Does political thought in Islam or political thought and Shiite fiqh call for a unified theory on state or can there be various theories based on authentic criteria of fiqh? This book sets out to seek an answer to this question and aims to establish the fact that numerous theories have been proposed by Shiite faqihs – especially in recent times – concerning state, ruling, and administering a society. The diversity of these theories proves that there is no one single theory of state that can be considered as the ultimate Islamic theory within fiqh the denial of which would guarantee punishment. Neither does there exist a theory which faqihs would unanimously adhere to. The prime objective of publishing the series of Political Thought in Islam is classifying and comparing theories on state in Shiite fiqh with one another, introducing presuppositions and presumptions, verifications and reasons, and, last but not least, the consequences and effects of every theory through adopting an analytical-critical approach based on original firsthand references and sources of Shiite fiqh.
The first book in this series begins by classifying the development of Shiite political fiqh into four stages. The first stage is the period of the flourishing of private fiqh, the second is that of monarchy and velayat, the third constitutional monarchy and supervision, and the fourth would be that of the Islamic Republic.
The next theme is the question of political legitimacy as the most fundamental topic within political thought. The issue of political legitimacy within religious thought is raised in response to the fundamental question that whether God has granted sovereignty of a people to a specific person or class of people or that He has granted the right to self-determination within the framework of the objectives of religion and regulations of sharia to all the umah? Two principles of political legitimacy may be derived from the responses made by the Shiite fiqhs to this question. The first would be “the basis of direct divine legitimacy” upon which the administration or, technically, velayat of the people of a society is within the hands of just faqihs and the vote, consent, and the will of the people has no effect on the legitimacy of the state. The second would be divine-democratic legitimacy based on which God has granted the political wisdom of the nation to themselves so that they could exercise the right of sovereignty within the context of religious regulations. Therefore, both the vote and the consent of the people have a role within the legitimacy of the state.
The writer has gathered nine theories of state in the literature and dichotomized them with respect to political legitimacy. These theories are (chronologically):
A. Theories of state based on direct divine legitimacy
1. Appointed velayateh faqih within religious regulations and the secular monarchy of competent Moslems, ie constitutional monarchy (Alameh Majlessi, Mirza Qomi, Seyed Kashfi, Sheikh Fazlolah Noori, Sheikh Abdolkarim Haeri Yazdi, and Ayatollah Araki).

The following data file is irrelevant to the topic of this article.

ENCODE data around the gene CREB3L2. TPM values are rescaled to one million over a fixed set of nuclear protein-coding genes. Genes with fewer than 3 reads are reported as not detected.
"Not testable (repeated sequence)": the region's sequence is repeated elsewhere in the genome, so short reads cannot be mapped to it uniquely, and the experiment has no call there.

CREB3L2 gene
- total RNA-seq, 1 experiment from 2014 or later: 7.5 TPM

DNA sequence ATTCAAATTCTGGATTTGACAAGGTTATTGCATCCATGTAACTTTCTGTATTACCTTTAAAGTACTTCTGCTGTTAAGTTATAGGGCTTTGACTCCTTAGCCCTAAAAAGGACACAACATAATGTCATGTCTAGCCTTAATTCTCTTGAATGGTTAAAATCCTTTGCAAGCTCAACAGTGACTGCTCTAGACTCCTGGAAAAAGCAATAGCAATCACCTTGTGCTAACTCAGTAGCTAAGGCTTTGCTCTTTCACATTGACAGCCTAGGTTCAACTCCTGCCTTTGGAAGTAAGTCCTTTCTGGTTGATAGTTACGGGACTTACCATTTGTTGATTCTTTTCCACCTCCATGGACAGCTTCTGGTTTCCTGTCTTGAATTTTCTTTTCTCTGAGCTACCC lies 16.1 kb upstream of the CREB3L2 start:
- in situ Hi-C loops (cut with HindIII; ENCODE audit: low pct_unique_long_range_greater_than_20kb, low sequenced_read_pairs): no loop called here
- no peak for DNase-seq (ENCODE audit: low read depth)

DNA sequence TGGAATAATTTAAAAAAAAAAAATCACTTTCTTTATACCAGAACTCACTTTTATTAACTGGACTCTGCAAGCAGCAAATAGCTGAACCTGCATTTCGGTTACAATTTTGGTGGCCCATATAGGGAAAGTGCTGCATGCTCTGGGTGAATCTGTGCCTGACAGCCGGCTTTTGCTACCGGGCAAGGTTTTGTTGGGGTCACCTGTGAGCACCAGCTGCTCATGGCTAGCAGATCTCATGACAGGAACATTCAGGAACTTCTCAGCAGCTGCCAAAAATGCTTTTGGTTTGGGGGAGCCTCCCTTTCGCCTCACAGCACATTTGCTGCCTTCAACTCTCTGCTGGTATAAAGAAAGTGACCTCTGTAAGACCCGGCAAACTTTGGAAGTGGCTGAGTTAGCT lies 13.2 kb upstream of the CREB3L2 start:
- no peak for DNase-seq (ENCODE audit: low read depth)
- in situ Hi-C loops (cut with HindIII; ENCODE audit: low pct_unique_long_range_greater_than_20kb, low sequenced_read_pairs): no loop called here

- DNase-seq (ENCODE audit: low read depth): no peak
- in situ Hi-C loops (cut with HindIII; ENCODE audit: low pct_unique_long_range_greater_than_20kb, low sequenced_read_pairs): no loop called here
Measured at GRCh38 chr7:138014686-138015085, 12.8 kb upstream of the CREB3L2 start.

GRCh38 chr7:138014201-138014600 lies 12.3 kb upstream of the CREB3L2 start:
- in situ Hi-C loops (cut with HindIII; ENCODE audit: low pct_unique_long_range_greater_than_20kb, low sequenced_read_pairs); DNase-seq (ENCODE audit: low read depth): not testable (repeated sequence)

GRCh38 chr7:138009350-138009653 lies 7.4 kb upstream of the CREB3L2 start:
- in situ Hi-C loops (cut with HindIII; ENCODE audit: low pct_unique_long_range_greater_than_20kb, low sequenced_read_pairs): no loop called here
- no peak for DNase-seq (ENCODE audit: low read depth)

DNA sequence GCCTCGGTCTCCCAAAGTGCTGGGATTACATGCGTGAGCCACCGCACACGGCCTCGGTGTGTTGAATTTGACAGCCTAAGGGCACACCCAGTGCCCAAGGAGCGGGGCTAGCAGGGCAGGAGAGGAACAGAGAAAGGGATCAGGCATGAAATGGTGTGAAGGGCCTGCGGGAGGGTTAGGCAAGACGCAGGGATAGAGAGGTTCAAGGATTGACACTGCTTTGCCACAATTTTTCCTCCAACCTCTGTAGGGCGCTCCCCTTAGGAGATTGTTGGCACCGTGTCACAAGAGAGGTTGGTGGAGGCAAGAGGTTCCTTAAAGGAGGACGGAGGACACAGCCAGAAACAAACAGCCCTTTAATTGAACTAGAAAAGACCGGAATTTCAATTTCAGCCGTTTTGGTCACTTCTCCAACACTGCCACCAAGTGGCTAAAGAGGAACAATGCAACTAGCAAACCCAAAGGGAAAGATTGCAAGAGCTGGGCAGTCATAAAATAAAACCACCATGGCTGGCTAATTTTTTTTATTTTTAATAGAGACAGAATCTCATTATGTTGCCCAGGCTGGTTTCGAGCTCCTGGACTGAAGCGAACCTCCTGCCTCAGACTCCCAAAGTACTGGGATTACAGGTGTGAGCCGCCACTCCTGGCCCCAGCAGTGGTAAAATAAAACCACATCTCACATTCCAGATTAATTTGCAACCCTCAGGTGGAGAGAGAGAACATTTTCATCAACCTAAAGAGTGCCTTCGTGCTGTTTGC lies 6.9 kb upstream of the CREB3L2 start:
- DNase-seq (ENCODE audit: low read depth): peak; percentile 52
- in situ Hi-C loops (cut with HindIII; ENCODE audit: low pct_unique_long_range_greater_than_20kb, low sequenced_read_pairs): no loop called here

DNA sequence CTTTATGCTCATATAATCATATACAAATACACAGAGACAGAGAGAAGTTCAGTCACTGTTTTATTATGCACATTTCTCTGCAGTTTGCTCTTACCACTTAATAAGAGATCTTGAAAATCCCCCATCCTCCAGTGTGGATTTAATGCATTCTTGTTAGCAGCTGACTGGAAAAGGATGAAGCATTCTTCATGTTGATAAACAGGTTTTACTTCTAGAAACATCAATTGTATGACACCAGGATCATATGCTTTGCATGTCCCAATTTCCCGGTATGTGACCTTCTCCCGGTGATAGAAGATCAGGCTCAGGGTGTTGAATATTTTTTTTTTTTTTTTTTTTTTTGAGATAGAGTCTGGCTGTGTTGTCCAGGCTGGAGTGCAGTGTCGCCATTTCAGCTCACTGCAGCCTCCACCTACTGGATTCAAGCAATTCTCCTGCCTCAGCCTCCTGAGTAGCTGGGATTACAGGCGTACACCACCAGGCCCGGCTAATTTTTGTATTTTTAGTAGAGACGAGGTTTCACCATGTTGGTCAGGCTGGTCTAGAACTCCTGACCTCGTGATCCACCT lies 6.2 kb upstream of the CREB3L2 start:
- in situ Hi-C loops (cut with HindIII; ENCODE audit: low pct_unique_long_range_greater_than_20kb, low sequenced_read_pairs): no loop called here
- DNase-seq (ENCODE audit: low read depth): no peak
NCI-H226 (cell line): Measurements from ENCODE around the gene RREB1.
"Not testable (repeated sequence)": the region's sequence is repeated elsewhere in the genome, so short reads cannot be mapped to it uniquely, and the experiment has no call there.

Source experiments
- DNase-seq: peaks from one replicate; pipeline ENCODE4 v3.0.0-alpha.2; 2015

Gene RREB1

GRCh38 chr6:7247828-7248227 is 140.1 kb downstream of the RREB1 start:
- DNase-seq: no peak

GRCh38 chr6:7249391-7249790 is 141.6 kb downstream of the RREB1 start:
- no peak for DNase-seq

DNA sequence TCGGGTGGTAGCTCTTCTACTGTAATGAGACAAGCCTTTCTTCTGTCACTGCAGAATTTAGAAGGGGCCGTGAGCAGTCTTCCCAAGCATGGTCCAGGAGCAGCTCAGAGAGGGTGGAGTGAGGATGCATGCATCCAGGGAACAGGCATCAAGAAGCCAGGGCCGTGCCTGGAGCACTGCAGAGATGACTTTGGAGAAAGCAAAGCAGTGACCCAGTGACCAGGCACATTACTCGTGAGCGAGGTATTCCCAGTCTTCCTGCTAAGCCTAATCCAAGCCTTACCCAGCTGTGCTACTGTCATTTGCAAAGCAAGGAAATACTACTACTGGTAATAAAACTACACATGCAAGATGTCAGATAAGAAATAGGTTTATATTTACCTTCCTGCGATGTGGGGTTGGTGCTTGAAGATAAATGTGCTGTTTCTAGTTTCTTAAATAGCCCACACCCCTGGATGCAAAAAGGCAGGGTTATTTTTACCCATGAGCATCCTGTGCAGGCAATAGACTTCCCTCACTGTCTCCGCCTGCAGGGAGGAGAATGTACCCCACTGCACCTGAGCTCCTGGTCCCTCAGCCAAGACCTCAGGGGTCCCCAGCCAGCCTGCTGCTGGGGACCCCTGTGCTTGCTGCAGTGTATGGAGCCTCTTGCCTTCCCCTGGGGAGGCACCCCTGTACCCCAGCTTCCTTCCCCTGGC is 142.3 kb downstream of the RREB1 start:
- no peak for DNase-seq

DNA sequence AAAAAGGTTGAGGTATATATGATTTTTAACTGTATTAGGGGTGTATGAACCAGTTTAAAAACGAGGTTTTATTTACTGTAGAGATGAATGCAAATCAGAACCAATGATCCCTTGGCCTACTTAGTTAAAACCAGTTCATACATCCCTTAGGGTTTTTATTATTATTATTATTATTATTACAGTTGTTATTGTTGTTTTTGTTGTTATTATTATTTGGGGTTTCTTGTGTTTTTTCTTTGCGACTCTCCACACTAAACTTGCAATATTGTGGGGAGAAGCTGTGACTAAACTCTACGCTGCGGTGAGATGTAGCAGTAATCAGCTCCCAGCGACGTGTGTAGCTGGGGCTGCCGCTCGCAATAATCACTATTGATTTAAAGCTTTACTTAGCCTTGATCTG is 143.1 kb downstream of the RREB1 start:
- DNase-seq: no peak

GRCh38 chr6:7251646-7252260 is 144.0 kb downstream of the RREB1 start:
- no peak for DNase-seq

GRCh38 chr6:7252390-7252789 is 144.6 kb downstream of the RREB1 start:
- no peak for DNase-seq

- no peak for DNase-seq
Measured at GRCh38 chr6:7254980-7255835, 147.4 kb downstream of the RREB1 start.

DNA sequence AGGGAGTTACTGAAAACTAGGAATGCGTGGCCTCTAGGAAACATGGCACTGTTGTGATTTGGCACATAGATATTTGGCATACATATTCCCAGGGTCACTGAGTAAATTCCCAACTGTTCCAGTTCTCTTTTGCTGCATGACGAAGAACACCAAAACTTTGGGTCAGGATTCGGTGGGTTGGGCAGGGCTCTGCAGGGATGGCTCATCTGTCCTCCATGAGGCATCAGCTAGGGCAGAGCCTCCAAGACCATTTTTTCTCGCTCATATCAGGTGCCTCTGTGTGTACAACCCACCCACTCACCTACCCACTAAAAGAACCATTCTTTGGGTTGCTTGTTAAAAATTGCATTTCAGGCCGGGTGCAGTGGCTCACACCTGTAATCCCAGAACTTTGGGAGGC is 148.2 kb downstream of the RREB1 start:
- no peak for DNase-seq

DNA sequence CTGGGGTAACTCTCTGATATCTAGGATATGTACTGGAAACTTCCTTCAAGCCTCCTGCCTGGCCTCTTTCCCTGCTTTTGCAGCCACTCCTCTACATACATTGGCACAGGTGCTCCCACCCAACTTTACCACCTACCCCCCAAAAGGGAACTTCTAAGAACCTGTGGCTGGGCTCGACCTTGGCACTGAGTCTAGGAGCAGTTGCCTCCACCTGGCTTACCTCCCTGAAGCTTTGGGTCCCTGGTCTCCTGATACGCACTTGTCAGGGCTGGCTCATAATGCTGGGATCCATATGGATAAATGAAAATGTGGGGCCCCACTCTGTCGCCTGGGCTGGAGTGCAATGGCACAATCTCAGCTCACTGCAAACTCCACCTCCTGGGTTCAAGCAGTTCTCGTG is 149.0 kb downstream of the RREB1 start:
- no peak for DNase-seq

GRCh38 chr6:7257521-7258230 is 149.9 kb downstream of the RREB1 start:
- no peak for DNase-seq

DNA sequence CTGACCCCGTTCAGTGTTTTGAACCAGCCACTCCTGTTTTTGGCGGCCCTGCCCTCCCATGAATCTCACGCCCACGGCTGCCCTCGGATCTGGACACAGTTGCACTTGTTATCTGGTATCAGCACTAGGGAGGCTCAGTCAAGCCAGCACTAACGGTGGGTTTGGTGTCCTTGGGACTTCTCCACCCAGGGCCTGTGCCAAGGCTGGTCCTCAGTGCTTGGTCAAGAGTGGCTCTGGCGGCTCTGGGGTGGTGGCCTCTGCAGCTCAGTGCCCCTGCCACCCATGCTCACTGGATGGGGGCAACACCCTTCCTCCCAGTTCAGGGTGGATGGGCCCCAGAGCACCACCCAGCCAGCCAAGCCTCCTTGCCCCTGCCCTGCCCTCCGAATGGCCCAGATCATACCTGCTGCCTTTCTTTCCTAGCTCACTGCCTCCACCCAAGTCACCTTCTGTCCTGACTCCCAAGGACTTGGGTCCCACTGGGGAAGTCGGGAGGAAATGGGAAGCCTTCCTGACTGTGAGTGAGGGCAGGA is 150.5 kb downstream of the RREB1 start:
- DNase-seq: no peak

2. Appointed and general velayet for all faqihs (Mola Ahmad Naraghi, Saheb Javaher, Ayatollah Boroojerdi, Ayatollah Golpygani, etc).
3. Appointed velayat for the council of grand ayatollahs (Ayatollah Seyed Mohammed Shirazi).
4. Appointed and absolute velayateh faqih (Imam Khomeini).
B. Theories of state based on divine-democratic legitimacy
5. Constitutional state through the permission and supervision of faqihs (Alameh Mirzayeh Nayini).
6. People’s caliphate through the supervision of grand ayatollah (Ayatollah Seyed Mohammed Bagher Sadr).
7. Elected binding velayateh fiqh (Ayatollah Montazeri).
8. Elected Islamic state (Sheikh Mohammed Javad Moghaniyeh and Sheikh Mohammed-Mehdi Shamsedin).
9. Joint ownership proxy (Dr Mehdi Hayeri Yazdi).
The writer briefly describes each view and concludes with this question: which of the above nine theories of state in Shiite fiqh is embodied in the Islamic Republic of Iran. He does not provide an answer to this question in this book.
The Theories of State in Shiite Fiqh was first written in the form of a paper published in Rahbord Quarterly in 1994 and then revised in the form of a series of papers published in Bahman Weekly in 1995 and has been subject to much extended debate ever since. The first edition was translated into Arabic and English in its early days.
“Nazariat-e Daulah fi al Fiqh al Shi’ite,” (The Theories of the State in Shi’ite Fiqh,) ,al-Ghazaya al-Islamiah(Quarterly,) Vol. II, No. 2 (6), 1998, pp. 56-109.
“The Theories of the State in Shi’ite Jurisprudence”,(two parts), Hikmat (Quarterly), Tehran, Vol. I, No.3, winter 1998- 99, pp.303-329; No.4, spring1998, pp.413-43.
First Arabic translation: Nazariyat al Hukm fi al-Fiqh al Shi’a: Buhuth fi Wilayat al-faqih, Beirut: Dar al-Djadid Publications, 2000, 206 pages. ISBN 9953 11-001-8
Second Arabic translation: Nazariyat al-dowla fi al-Fiqh al Shi’I, with critical introduction, translator: Dr. Muhammad Shoghair, Beirut: Dar al-Hadi Publications, 2004, 216 pages
The Theories of State in Shiite Fiqh
Political Thought in Islam Series – No. 1
(Nazriyehayeh dolat dar fiqheh shieh: andisheyeh siassi dar esslam 1)
Tehran: Nashr-e Nay, 1998, 7th printing 2008
Book’s Review in English:
- Amir Arjomand, Said; The Reform Movement and the Debate on Modernity and Tradition in Contemporary Iran; International Journal of Middle East Studies, Nov 2002, Vol. 34 Issue 4, pp. 719-731,Reviews several books including Nazariyaha-yi dawlat dar fiqh-i Shi’a (Theses on the State in Shi’i Jurisprudence) and Hukumat-i vila i (Theoratic Government) by Mohsen Kadivar. (pp. 721-722 & 728-731)
- Abrahamian, Ervand; Book Review (Political Thought in Islam, Vol1, by Mohsen kadivar); Islamic Law and Society, Vol.8, No.2 (2001), Brill, pp. 295-298